A groan or two rose from Alabama on Tuesday when it became clear President Barack Obama had won a second term.
We will not here argue Obama was the best candidate, although we believe that to be the case. Our more limited goal is to suggest his re-election is not a cataclysmic event.
The fact Obama won suggests he is not a bizarrely bad choice. Alabama is so fiercely Republican that opposing views struggle to penetrate its border. After watching Obama lead the nation for four years, more Americans felt he deserved another term than felt the next-best candidate should replace him. Supporters included voters who were white and black, rich and poor, intelligent and clueless.
Democracy works pretty well. Americans have a history of selecting good presidents, and it always comes as a surprise to those who voted for the other candidate.
One of the most persistent complaints about Obama is that he is increasing a precariously high deficit. While it is true the deficit initially increased under Obama, it likewise is true that deficits always increase in recessions.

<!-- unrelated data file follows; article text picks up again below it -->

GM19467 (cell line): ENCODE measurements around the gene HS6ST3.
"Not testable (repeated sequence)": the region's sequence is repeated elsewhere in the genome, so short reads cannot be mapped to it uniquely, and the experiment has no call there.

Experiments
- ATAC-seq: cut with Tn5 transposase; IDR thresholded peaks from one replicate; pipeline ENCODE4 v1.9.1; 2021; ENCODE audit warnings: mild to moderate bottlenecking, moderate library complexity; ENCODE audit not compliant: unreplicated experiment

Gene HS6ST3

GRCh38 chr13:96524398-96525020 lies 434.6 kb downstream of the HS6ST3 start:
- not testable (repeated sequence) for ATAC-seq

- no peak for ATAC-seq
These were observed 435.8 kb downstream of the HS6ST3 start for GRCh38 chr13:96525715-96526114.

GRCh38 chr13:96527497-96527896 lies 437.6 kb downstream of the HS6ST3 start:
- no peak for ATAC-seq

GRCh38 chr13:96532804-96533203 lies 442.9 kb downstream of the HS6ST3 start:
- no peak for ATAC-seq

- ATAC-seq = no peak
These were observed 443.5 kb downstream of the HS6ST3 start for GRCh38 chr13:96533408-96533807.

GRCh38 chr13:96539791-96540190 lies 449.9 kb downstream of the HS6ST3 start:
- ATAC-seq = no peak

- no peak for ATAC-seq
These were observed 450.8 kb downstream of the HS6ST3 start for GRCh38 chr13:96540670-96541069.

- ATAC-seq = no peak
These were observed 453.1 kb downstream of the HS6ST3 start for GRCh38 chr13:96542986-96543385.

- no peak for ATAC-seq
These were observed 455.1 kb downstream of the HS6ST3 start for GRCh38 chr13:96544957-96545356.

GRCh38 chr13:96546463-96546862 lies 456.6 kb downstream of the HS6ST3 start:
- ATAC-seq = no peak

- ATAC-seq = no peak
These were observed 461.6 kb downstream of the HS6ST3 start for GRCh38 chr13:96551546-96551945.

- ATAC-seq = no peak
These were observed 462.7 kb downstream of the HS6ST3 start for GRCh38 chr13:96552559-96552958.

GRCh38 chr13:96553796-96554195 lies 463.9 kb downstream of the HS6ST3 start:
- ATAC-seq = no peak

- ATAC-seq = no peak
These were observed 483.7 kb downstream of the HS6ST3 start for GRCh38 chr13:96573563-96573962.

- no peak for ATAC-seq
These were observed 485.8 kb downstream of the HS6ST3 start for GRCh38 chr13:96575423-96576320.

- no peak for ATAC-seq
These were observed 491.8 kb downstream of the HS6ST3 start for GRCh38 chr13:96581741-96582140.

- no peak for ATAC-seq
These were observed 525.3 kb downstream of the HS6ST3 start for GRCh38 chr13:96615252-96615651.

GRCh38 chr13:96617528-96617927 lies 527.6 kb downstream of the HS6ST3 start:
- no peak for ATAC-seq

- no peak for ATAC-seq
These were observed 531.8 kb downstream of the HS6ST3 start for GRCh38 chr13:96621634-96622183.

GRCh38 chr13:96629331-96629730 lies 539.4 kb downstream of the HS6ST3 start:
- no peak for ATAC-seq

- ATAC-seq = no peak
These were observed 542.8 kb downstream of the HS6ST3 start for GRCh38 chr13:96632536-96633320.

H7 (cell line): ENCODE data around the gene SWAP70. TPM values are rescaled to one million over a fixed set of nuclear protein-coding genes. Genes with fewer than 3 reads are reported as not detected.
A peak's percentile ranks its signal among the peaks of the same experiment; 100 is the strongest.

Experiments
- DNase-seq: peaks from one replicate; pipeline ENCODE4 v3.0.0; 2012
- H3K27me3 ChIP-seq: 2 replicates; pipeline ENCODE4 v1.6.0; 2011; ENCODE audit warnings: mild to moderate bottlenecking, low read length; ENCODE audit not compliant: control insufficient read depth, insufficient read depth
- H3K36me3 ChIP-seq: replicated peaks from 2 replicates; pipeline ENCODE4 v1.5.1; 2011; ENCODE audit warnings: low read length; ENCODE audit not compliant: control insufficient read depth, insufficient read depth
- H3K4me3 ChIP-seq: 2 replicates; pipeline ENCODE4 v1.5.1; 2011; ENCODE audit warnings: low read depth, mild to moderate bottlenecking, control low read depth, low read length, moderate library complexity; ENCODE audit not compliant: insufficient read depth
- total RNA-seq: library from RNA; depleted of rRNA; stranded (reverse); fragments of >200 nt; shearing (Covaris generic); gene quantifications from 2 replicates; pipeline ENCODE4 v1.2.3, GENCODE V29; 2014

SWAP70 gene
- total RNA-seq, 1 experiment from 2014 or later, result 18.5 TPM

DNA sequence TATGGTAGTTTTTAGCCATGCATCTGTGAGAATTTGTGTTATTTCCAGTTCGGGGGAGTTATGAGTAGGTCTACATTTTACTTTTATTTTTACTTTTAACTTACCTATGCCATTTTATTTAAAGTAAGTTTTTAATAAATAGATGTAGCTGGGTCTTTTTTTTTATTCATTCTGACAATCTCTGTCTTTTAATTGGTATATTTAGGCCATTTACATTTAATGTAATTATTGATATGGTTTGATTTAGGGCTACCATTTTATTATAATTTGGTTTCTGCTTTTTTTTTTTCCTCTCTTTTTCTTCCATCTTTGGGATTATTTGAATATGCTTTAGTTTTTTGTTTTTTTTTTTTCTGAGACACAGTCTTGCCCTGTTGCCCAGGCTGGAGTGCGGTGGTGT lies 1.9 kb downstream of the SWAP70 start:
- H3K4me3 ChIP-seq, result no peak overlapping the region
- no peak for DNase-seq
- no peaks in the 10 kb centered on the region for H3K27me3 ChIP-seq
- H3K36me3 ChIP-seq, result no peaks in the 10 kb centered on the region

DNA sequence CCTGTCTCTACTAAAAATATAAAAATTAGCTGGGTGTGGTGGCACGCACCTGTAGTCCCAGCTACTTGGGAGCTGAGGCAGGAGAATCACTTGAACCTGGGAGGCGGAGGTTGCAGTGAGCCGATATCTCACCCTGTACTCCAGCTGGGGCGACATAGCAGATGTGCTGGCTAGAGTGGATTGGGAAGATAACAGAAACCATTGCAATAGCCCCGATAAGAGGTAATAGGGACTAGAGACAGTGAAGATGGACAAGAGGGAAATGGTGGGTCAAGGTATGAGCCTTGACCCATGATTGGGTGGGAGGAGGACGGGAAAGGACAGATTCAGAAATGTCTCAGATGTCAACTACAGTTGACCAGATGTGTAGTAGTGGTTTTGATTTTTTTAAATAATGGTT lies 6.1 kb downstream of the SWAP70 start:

Most economists see deficit spending as an essential role of the federal government if it is to prevent the chaos and misery of a depression.
Former President George W. Bush recognized the role of deficit spending and acted on it. So did former President Ronald Reagan.
Economists do not view such deficit spending as inconsistent with concerns about the size of the deficit. Because deficits inherently grow in recessions — both because of a drop in revenue and an increase in welfare payments — many believe the first step in lowering the deficit must be restoring economic growth.
Obama’s use of deficit spending may be a mistake, but it is not a radical mistake. The worst that can be said is that he is following conventional wisdom in his economic approach.
Alabamians also lambaste Obama for being too soft in his foreign policy.
Again, the complaint may be legitimate.
Many foreign policy experts, however, believe America alienates allies and creates enemies when the rhetoric of its leaders is hostile or condescending.
Obama has been brutal — some would say reckless — in his pursuit of al-Qaida. He has done so without starting any wars, a testament to rhetoric that soothes other nations even as it angers U.S. voters.
And no, Obama is not a Muslim and was not born in Kenya.
At worst, America just re-elected a fairly conventional president. Now is a time to have faith in the collective wisdom of democracy.
The sky is not falling.
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